How to Gain Weight for Underweight People

The purposeful gain of weight represents a real problem for people who are underweight. What consti­tutes underweight? This question has not been satisfactorily answered. In any case, actuarial statistics indicate that those who are significantly below the average in body weight have a higher expected mortality rate. Marked underweight can indicate underlying disease and is as much of a risk as obesity for early death.

Being underweight sometimes poses as much of a cosmetic problem for the individual as obesity does for an obese individual. An effective weight-gain program should include regular participation in resistance exercise, in conjunction with three well-balanced meals plus a couple of nutritious snacks between meals. Some commercial drinks are useful for increasing caloric consumption. Also, here’s a good appetite stimulant that can help you eat more and gain weight the natural way!

Despite herculean efforts, many underweight people find that gaining a pound is more difficult than losing a pound is for the obese.

The amount and type of weight gain should be monitored closely. Gaining muscle tissue without increasing fat stores is desirable. Overeating without exercising will not accomplish this objective, nor will it enhance physical appearance. Body fat should not be increased unless the affected individu­als are so thin that they are in danger of dipping into essential fat, which is necessary for the life processes.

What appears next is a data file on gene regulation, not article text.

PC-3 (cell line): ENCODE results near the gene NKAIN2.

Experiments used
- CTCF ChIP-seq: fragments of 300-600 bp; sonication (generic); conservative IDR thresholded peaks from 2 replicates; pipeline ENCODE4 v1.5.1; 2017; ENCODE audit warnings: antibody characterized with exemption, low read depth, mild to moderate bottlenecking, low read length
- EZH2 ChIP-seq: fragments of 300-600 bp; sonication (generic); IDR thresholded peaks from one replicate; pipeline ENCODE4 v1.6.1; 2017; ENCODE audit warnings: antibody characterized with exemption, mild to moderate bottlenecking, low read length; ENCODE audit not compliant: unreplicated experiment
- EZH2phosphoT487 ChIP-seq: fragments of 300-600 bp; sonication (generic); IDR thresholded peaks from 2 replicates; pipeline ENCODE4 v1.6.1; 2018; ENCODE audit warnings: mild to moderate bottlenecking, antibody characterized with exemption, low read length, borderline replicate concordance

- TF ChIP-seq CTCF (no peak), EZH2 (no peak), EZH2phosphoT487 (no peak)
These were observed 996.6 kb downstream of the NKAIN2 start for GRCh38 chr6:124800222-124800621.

The key to weight gain is to create a positive energy balance, and the key to muscle weight gain is to affect a positive energy balance, with a higher intake of protein, while participating in a resistive exercise program. Muscle tissue consists of 22 percent protein and 70 percent water, with the re­mainder being primarily fat and carbo­hydrate. One pound of muscle tissue contains about 700-800 calories, but it takes the consumption of about 2,500-3,000 extra calories to synthe­size that pound. Muscle development is dependent on resistive exercise, a protein intake of 1.5 grams per kilo­gram of body weight (or .36 grams per pound), and the time (days or weeks) that it takes to consume 2,500-3,000 extra calories.

Filed Under: Health & Personal Care


About the Author: Andrew Reinert is a health care professional who loves to share different tips on health and personal care. He is a regular contributor to MegaHowTo and lives in Canada.

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